NEW YORK – Heads of state from around the world are descending on New York hoping for productive dialogue at this year’s UN General Assembly, set to begin on Tuesday with major speeches from the leaders of Iran and the US. This is the first time in decades that the two governments have agreed to high-level talks.
Leaders welcomed the news as a positive opening salvo to the 68th assembly, as the two parties announced talks between their top diplomats, US Secretary of State John Kerry and Iranian Foreign Minister Muhammad Javad Zarif, over Iran’s controversial nuclear program.
Israel and the West have vowed to roll back the extensive nuclear enrichment program – suspected to be military in nature – through either diplomacy or force.
The US cut diplomatic relations with Iran after its 1979 revolution brought the Islamic Republic, headed by an ayatollah, into power. The two governments have not engaged directly since, and have instead negotiated through third-party channels such as the Swiss, or in larger forums with other world powers.
A White House official noted to The Jerusalem Post that the meeting is “in the context of the P5+1” and not bilateral talks.
“We remain ready to work with Iran should the Rouhani administration choose to engage seriously,” the State Department said in a statement.
But officials told journalists that the talks were not as groundbreaking as they might appear, given the status of the players involved.
“There’s been some confusion,” a senior State Department official said, noting that Zarif’s attendance at the P5+1 meeting on Thursday was agreed upon at the last minute, and the meeting of the regular members of the P5+1 was already on Kerry’s schedule.
“No one should have the expectation that we’re going to resolve this decades-long issue... going into Thursday,” said an official, adding that the US hopes to find content in Rouhani’s “charm offensive.”
Sen. Robert Menendez (D.- New Jersey) and Sen. Lindsey Graham (R-South Carolina) sent a letter to US President Barack Obama on Monday urging him to seek “verifiable action” from Rouhani, and warning against Iran’s past “use of negotiations as a subterfuge for progress on its clandestine nuclear program.”
“As you prepare to address the United Nations next week in New York, we urge you to make clear the United States’ goal of achieving a diplomatic solution, but also is necessary to prevent Iran from becoming a nuclear state,” the senators wrote.
The US also sees the UN General Assembly as an important moment in its effort to rid Syrian President Bashar Assad of his massive chemical weapons stockpile.
Kerry and Russian Foreign Minister Sergey Lavrov will meet on Tuesday to “harmonize” on a deal that will “be turned into a technical document” for the Organization for the Prohibition of Chemical Weapons, an official said.
“The debate is not about authorizing the use of force,” the senior official said. “It’s about putting a reliable procedure in place.”
High Commissioner of the European Union Catherine Ashton confirmed to reporters on Monday that she had met that morning with Zarif and other Iranian representatives.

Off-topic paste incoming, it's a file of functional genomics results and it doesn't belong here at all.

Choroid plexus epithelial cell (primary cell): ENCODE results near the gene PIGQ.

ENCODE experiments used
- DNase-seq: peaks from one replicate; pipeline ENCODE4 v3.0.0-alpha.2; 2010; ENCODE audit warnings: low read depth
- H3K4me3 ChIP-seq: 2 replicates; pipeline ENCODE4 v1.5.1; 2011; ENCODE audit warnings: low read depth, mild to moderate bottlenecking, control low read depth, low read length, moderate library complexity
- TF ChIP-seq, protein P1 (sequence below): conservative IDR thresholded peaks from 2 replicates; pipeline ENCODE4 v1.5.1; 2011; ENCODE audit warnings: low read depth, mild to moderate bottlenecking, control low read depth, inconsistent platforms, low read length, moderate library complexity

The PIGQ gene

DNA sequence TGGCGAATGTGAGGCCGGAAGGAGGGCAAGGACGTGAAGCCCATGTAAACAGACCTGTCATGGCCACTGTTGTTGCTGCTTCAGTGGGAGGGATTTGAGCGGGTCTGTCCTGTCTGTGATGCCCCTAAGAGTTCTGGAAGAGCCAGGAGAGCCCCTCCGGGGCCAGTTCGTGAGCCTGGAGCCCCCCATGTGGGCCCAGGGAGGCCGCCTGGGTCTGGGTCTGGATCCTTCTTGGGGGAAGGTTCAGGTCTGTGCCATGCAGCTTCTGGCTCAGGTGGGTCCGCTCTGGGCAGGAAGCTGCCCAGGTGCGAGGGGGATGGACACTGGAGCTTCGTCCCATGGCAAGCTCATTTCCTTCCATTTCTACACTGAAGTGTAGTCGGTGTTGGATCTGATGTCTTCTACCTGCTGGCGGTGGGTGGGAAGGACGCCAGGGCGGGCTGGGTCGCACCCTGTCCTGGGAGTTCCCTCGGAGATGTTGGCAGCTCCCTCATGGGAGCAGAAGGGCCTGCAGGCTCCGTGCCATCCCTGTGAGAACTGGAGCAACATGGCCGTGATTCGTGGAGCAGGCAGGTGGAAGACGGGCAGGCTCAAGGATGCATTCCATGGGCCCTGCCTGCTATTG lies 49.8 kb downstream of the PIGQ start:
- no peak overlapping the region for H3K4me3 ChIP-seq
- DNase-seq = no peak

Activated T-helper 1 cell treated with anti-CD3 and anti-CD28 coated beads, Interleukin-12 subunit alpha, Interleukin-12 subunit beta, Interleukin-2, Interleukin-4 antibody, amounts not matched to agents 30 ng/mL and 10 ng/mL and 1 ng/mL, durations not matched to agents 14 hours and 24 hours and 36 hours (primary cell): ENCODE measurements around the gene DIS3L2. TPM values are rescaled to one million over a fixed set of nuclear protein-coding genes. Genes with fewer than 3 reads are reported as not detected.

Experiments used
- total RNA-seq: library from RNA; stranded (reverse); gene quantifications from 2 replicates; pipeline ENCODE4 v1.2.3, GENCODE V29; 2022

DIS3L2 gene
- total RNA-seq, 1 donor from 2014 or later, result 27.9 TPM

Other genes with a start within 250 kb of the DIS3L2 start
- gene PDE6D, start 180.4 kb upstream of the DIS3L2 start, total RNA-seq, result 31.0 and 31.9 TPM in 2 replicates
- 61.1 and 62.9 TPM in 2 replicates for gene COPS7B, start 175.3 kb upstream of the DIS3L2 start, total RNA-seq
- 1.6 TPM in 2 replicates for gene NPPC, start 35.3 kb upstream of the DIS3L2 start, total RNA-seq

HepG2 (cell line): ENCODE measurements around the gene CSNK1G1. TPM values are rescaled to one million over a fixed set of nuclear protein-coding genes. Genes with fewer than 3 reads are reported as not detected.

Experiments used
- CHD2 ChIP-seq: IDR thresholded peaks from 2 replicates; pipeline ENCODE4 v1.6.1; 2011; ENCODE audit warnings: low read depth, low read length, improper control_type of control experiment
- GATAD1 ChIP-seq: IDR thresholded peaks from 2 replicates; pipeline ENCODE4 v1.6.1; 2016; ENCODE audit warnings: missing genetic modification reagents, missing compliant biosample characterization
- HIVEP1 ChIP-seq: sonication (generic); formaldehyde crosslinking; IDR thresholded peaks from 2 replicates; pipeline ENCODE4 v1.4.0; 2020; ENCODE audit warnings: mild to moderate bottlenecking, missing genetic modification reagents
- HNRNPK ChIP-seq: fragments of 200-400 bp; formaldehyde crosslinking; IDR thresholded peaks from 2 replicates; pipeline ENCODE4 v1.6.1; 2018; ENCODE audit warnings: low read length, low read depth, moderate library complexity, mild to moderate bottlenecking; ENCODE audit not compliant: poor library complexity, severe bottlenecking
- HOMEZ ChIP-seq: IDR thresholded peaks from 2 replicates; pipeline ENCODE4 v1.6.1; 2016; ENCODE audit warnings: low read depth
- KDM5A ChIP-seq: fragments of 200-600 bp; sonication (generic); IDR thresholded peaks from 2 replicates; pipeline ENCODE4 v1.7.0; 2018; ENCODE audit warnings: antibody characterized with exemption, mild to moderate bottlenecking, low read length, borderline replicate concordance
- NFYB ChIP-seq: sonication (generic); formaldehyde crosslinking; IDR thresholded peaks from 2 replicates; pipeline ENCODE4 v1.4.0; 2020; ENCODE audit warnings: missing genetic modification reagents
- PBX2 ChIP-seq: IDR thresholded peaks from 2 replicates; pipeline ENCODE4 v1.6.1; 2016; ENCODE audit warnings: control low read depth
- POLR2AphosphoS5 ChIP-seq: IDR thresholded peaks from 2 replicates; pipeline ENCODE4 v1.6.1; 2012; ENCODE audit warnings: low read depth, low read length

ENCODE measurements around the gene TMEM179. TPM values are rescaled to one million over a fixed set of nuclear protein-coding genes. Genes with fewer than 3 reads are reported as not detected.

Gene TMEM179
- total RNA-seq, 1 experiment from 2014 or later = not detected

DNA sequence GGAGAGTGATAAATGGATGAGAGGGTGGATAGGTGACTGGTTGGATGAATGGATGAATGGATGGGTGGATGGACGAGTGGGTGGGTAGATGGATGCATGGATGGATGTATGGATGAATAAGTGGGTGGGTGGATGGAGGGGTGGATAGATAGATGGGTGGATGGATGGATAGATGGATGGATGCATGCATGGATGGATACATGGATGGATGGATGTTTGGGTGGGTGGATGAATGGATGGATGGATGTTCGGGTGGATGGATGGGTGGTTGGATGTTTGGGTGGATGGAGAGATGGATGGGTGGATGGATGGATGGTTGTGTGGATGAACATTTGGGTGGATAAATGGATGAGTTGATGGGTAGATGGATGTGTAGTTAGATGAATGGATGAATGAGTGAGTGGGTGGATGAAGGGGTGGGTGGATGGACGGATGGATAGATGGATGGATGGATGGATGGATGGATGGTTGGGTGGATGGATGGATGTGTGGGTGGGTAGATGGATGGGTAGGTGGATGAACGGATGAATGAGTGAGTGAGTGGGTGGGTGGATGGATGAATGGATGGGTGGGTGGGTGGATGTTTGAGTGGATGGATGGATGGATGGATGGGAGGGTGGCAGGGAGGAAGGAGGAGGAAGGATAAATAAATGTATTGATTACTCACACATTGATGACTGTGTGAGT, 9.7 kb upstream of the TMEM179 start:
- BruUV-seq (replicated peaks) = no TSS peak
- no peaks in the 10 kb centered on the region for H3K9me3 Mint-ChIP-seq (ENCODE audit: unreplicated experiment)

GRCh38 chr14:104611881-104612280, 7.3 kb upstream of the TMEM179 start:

In her brief remarks to the press, Ashton said that they spoke about Iran’s nuclear program, and she said there is “energy and determination to move forward on our talks, and many things flow from that.”
Iranian President Hassan Rouhani is scheduled to address the UN on Tuesday afternoon, but the secretary- general’s spokesman told reporters on Monday that he didn’t have information on when Rouhani would be arriving in New York, nor could he confirm whether the Iranian president would be attending the secretary-general’s opening luncheon for heads of state on Tuesday.
Issues of Iran’s nuclear program and Syria’s crisis and chemical weapons are expected to dominate discussions in New York this week.
UN spokesman Martin Nesirky confirmed that a trilateral meeting between UN Secretary-General Ban Ki-Moon, Kerry and Lavrov was likely to take place on Friday to discuss arrangements for a longrumored second Geneva Peace Conference.
Nesirky also said that the UN has “not received any letter from the Syrian National Committee” regarding a request from the Syrian opposition to participate in a Geneva 2 conference.
“We’re aware of the media reports on some kind of communication being sent to someone, but we have not received anything to that effect,” Nesirky said.
He confirmed reports that Syrian opposition fighters in the Golan Heights “Area of Separation” were using stolen blue UN mission helmets while fighting.
“The UN disengagement observer force is aware of reports of looted gear and of protective gear being used by some armed members of the opposition in the area of separation,” Nesirky said, and added that the secretary-general had called the theft of any UN equipment “unacceptable.”
Addressing a question from the Post on the two recent killings of IDF soldiers in the West Bank, Nesirky said that UN Special Coordinator for the Middle East Peace Process Robert Serry had “condemned the killings” and “emphasized the need for calm on the ground, which is all the more important at this critical moment in the political process.”
Talks between Kerry and Ashton on Monday focused on the Middle East, a senior State Department official said, including the peace process.
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